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UNK event focuses on landmark Supreme Court decision

UNK event focuses on landmark Supreme Court decision
Courtesy/ UNK. Carol Lomicky(left) and Chuck Salestrom will present “Nebraska Press Association v. Stuart: In Defense of the First Amendment” in UNK’s Copeland Hall Room 140.

KEARNEY – A Nebraska newspaper’s role in a landmark U.S. Supreme Court case will be discussed 7 p.m. Oct. 24 during an event hosted by the University of Nebraska at Kearney.

Carol Lomicky of Kearney, a former journalism professor who taught at UNK for three decades, and Chuck Salestrom of North Platte, who retired last year as area associate vice president of public information and marketing at Mid-Plains Community College, will present “Nebraska Press Association v. Stuart: In Defense of the First Amendment” in UNK’s Copeland Hall Room 140.

The event, which is free and open to the public, focuses on the Supreme Court’s decision in the 1976 case Nebraska Press Association v. Stuart from the perspective of former North Platte Telegraph Editor Keith Blackledge, whose newspaper covered the October 1975 murder of six members of a Sutherland family by Erwin Charles Simants.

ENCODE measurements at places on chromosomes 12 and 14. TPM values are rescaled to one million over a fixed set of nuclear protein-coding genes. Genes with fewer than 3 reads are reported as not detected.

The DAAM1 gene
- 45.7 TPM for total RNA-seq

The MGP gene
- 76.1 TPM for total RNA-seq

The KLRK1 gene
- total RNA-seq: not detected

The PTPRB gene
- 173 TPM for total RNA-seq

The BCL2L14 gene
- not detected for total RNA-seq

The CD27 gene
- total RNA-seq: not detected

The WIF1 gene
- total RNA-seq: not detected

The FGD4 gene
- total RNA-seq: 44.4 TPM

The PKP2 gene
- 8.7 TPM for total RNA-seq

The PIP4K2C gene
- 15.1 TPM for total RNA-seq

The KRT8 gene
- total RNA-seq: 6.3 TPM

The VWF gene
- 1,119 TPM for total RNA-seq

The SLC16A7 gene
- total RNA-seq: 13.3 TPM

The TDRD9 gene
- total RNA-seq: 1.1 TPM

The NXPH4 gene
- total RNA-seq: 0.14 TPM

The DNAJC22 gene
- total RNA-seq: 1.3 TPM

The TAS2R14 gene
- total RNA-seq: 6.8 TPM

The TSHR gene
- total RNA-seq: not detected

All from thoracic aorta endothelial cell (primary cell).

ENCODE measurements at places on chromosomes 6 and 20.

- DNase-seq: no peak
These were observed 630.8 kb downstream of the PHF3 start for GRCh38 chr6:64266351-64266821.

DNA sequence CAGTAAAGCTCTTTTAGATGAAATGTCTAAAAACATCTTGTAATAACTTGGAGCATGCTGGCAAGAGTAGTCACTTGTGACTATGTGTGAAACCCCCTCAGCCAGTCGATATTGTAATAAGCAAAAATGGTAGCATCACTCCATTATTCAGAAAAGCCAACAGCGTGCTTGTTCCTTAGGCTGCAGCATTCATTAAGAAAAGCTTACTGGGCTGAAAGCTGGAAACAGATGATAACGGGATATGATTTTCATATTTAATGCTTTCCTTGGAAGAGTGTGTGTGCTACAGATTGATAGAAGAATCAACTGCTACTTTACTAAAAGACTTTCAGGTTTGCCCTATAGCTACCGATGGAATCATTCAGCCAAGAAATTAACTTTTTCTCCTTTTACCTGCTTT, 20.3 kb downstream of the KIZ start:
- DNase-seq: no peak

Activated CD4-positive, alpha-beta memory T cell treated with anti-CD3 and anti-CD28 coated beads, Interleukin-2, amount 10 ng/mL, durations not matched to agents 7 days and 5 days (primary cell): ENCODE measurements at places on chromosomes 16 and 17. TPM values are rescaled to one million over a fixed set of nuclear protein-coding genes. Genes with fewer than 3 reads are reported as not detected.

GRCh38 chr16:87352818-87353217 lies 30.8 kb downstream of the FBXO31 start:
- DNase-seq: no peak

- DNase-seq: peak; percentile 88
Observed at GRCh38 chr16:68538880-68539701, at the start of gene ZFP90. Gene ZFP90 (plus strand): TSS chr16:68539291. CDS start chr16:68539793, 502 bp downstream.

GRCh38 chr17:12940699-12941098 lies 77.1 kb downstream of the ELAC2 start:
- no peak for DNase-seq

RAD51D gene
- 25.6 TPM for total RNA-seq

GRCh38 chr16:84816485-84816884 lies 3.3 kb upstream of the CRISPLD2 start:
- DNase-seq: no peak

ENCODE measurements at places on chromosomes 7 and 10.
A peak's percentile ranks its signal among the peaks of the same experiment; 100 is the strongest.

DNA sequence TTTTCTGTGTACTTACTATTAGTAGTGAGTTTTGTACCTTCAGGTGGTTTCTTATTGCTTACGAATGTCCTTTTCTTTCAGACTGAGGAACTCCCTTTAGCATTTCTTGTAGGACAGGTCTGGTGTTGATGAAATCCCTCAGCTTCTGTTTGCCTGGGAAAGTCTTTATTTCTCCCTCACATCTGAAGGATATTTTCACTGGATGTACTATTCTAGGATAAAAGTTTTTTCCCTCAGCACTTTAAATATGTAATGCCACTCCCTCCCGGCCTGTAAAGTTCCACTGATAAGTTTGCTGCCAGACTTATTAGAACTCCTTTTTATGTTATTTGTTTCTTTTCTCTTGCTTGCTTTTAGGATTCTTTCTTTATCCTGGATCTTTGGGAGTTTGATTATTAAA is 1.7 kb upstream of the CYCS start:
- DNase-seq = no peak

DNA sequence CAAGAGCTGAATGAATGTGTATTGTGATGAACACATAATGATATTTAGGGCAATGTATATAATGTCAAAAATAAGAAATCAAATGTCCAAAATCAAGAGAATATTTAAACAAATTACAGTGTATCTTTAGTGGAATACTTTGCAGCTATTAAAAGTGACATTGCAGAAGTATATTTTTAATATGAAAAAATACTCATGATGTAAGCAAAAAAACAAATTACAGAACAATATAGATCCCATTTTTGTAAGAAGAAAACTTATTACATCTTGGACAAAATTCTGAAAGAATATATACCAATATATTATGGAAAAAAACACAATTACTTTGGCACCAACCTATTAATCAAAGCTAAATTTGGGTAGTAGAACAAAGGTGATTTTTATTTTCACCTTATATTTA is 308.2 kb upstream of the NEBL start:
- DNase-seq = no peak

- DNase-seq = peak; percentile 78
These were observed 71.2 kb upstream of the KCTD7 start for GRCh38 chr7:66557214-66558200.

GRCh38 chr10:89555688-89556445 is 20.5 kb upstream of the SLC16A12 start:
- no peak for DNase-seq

Fearing publicity surrounding the murder case would make it too difficult to find impartial jurors, Judge Hugh Stuart issued a gag order on news coverage until a jury was impaneled. The Nebraska Supreme Court modified the gag order, but restrained newspapers and other media from publishing or broadcasting accounts of confessions or admissions Simants made to police and third parties.

A legal battle involving the Telegraph and other Nebraska media culminated in the landmark U.S. Supreme Court decision, which ruled the gag order violated the First Amendment right of freedom of the press. The Court determined a trial court judge does not have the authority to restrict media coverage prior to jury selection.

Lomicky and Salestrom spent the last six years researching the life and newspaper career of Blackledge, a Nebraska Press Association Hall of Fame member who served as editor of the Telegraph from 1967-92. A book-length biography, soon to be published, includes a chapter about the U.S. Supreme Court decision in Nebraska Press Association v. Stuart.

Their presentation is sponsored by the communication and political science departments at UNK.

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